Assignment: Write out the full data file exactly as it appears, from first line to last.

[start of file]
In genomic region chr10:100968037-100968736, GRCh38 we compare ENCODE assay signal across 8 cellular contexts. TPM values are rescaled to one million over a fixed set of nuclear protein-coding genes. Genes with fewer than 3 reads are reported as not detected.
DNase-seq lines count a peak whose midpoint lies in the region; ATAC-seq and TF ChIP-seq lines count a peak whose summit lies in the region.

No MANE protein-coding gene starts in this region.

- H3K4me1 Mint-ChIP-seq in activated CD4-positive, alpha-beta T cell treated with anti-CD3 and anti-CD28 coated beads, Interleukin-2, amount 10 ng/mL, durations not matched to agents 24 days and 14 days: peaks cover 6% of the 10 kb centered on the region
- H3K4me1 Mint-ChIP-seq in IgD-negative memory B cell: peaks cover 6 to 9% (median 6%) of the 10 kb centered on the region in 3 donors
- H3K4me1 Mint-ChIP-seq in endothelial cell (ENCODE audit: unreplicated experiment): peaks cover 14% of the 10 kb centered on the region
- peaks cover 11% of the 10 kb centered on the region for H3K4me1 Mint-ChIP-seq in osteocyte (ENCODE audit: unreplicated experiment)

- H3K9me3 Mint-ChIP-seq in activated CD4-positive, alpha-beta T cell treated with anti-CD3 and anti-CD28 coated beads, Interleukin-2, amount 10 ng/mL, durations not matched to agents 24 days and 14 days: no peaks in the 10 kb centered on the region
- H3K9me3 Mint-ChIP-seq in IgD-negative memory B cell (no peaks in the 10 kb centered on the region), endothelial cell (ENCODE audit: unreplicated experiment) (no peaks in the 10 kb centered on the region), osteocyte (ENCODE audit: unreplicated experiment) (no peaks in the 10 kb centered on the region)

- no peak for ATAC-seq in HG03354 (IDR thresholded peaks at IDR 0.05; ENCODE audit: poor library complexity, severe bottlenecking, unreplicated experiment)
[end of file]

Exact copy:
In genomic region chr10:100968037-100968736, GRCh38 we compare ENCODE assay signal across 8 cellular contexts. TPM values are rescaled to one million over a fixed set of nuclear protein-coding genes. Genes with fewer than 3 reads are reported as not detected.
DNase-seq lines count a peak whose midpoint lies in the region; ATAC-seq and TF ChIP-seq lines count a peak whose summit lies in the region.

No MANE protein-coding gene starts in this region.

- H3K4me1 Mint-ChIP-seq in activated CD4-positive, alpha-beta T cell treated with anti-CD3 and anti-CD28 coated beads, Interleukin-2, amount 10 ng/mL, durations not matched to agents 24 days and 14 days: peaks cover 6% of the 10 kb centered on the region
- H3K4me1 Mint-ChIP-seq in IgD-negative memory B cell: peaks cover 6 to 9% (median 6%) of the 10 kb centered on the region in 3 donors
- H3K4me1 Mint-ChIP-seq in endothelial cell (ENCODE audit: unreplicated experiment): peaks cover 14% of the 10 kb centered on the region
- peaks cover 11% of the 10 kb centered on the region for H3K4me1 Mint-ChIP-seq in osteocyte (ENCODE audit: unreplicated experiment)

- H3K9me3 Mint-ChIP-seq in activated CD4-positive, alpha-beta T cell treated with anti-CD3 and anti-CD28 coated beads, Interleukin-2, amount 10 ng/mL, durations not matched to agents 24 days and 14 days: no peaks in the 10 kb centered on the region
- H3K9me3 Mint-ChIP-seq in IgD-negative memory B cell (no peaks in the 10 kb centered on the region), endothelial cell (ENCODE audit: unreplicated experiment) (no peaks in the 10 kb centered on the region), osteocyte (ENCODE audit: unreplicated experiment) (no peaks in the 10 kb centered on the region)

- no peak for ATAC-seq in HG03354 (IDR thresholded peaks at IDR 0.05; ENCODE audit: poor library complexity, severe bottlenecking, unreplicated experiment)